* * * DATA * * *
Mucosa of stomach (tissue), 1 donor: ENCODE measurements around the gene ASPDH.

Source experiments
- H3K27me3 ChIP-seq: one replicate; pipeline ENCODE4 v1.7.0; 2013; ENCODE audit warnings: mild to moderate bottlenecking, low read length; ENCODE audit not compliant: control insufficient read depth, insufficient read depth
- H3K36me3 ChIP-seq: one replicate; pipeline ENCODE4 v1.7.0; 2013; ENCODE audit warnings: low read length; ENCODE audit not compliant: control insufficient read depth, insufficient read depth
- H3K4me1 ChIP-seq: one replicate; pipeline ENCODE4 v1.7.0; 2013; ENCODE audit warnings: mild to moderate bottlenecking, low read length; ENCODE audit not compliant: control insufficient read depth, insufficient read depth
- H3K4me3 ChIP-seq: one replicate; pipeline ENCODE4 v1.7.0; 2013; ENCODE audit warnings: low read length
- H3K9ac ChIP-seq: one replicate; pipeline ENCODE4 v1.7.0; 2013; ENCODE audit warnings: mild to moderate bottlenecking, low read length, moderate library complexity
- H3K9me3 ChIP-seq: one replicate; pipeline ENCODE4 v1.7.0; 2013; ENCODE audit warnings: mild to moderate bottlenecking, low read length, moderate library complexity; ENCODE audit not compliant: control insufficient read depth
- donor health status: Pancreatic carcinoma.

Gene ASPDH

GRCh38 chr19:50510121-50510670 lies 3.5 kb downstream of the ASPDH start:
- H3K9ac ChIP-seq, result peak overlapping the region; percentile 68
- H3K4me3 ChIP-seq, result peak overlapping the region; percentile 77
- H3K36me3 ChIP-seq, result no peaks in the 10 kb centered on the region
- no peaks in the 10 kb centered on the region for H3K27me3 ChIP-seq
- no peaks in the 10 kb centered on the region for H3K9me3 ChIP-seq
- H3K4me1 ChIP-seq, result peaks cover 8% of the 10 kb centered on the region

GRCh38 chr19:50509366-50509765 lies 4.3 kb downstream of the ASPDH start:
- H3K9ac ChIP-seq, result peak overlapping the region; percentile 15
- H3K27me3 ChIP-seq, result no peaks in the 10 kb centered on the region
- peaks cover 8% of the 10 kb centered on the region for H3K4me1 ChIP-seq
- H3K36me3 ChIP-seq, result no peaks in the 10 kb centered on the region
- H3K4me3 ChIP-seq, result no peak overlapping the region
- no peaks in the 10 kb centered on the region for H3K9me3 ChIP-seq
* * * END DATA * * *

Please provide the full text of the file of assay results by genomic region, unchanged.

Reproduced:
Mucosa of stomach (tissue), 1 donor: ENCODE measurements around the gene ASPDH.

Source experiments
- H3K27me3 ChIP-seq: one replicate; pipeline ENCODE4 v1.7.0; 2013; ENCODE audit warnings: mild to moderate bottlenecking, low read length; ENCODE audit not compliant: control insufficient read depth, insufficient read depth
- H3K36me3 ChIP-seq: one replicate; pipeline ENCODE4 v1.7.0; 2013; ENCODE audit warnings: low read length; ENCODE audit not compliant: control insufficient read depth, insufficient read depth
- H3K4me1 ChIP-seq: one replicate; pipeline ENCODE4 v1.7.0; 2013; ENCODE audit warnings: mild to moderate bottlenecking, low read length; ENCODE audit not compliant: control insufficient read depth, insufficient read depth
- H3K4me3 ChIP-seq: one replicate; pipeline ENCODE4 v1.7.0; 2013; ENCODE audit warnings: low read length
- H3K9ac ChIP-seq: one replicate; pipeline ENCODE4 v1.7.0; 2013; ENCODE audit warnings: mild to moderate bottlenecking, low read length, moderate library complexity
- H3K9me3 ChIP-seq: one replicate; pipeline ENCODE4 v1.7.0; 2013; ENCODE audit warnings: mild to moderate bottlenecking, low read length, moderate library complexity; ENCODE audit not compliant: control insufficient read depth
- donor health status: Pancreatic carcinoma.

Gene ASPDH

GRCh38 chr19:50510121-50510670 lies 3.5 kb downstream of the ASPDH start:
- H3K9ac ChIP-seq, result peak overlapping the region; percentile 68
- H3K4me3 ChIP-seq, result peak overlapping the region; percentile 77
- H3K36me3 ChIP-seq, result no peaks in the 10 kb centered on the region
- no peaks in the 10 kb centered on the region for H3K27me3 ChIP-seq
- no peaks in the 10 kb centered on the region for H3K9me3 ChIP-seq
- H3K4me1 ChIP-seq, result peaks cover 8% of the 10 kb centered on the region

GRCh38 chr19:50509366-50509765 lies 4.3 kb downstream of the ASPDH start:
- H3K9ac ChIP-seq, result peak overlapping the region; percentile 15
- H3K27me3 ChIP-seq, result no peaks in the 10 kb centered on the region
- peaks cover 8% of the 10 kb centered on the region for H3K4me1 ChIP-seq
- H3K36me3 ChIP-seq, result no peaks in the 10 kb centered on the region
- H3K4me3 ChIP-seq, result no peak overlapping the region
- no peaks in the 10 kb centered on the region for H3K9me3 ChIP-seq